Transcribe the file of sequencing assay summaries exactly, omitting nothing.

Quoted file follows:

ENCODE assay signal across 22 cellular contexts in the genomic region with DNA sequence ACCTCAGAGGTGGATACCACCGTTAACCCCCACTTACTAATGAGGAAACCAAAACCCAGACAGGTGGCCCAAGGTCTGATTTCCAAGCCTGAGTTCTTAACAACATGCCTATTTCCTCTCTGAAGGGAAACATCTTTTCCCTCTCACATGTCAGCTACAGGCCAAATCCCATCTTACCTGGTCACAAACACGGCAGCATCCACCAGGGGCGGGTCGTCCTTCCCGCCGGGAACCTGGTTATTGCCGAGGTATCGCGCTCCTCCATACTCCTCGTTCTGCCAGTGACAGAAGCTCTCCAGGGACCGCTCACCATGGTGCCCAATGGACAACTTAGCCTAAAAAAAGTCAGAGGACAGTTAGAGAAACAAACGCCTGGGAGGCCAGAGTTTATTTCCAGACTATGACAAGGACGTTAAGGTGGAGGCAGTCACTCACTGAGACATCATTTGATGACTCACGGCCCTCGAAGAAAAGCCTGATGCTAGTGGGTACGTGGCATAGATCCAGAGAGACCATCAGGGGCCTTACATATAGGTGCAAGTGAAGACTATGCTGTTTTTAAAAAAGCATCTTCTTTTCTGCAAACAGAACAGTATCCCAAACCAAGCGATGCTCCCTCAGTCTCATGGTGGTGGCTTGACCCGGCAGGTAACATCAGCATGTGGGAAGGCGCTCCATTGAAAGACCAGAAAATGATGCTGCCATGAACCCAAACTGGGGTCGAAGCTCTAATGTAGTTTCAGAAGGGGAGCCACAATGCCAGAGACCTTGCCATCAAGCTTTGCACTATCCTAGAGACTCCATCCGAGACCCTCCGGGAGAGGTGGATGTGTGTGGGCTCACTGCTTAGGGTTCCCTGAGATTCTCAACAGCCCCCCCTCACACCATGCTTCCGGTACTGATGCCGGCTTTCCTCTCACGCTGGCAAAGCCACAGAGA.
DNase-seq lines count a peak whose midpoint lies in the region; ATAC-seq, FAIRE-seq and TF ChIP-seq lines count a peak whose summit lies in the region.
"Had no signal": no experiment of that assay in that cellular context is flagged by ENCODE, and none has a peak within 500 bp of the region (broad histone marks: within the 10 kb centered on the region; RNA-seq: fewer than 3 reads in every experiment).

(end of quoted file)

ENCODE assay signal across 22 cellular contexts in the genomic region with DNA sequence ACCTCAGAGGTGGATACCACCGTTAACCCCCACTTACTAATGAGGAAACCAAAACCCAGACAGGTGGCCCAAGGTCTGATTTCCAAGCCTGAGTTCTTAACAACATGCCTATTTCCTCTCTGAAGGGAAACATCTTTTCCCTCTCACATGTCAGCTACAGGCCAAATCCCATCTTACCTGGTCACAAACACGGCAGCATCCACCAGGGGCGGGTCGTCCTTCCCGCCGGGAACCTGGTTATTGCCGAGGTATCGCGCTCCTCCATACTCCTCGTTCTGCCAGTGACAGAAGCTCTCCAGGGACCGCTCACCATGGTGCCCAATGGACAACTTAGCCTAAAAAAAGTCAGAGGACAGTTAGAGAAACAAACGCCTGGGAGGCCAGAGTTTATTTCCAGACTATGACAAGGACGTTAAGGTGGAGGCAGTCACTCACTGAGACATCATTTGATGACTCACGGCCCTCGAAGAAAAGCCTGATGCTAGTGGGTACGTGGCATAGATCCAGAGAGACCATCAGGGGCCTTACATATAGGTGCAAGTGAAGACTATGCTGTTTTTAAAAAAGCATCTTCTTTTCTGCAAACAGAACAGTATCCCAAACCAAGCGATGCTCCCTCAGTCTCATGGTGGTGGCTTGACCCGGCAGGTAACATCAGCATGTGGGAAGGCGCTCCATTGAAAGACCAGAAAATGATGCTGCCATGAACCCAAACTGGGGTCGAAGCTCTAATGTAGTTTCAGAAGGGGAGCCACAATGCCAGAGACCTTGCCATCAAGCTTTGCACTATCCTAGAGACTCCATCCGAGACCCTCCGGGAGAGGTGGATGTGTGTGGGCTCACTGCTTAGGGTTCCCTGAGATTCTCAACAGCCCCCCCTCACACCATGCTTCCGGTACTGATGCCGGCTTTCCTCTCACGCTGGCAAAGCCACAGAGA.
DNase-seq lines count a peak whose midpoint lies in the region; ATAC-seq, FAIRE-seq and TF ChIP-seq lines count a peak whose summit lies in the region.
"Had no signal": no experiment of that assay in that cellular context is flagged by ENCODE, and none has a peak within 500 bp of the region (broad histone marks: within the 10 kb centered on the region; RNA-seq: fewer than 3 reads in every experiment).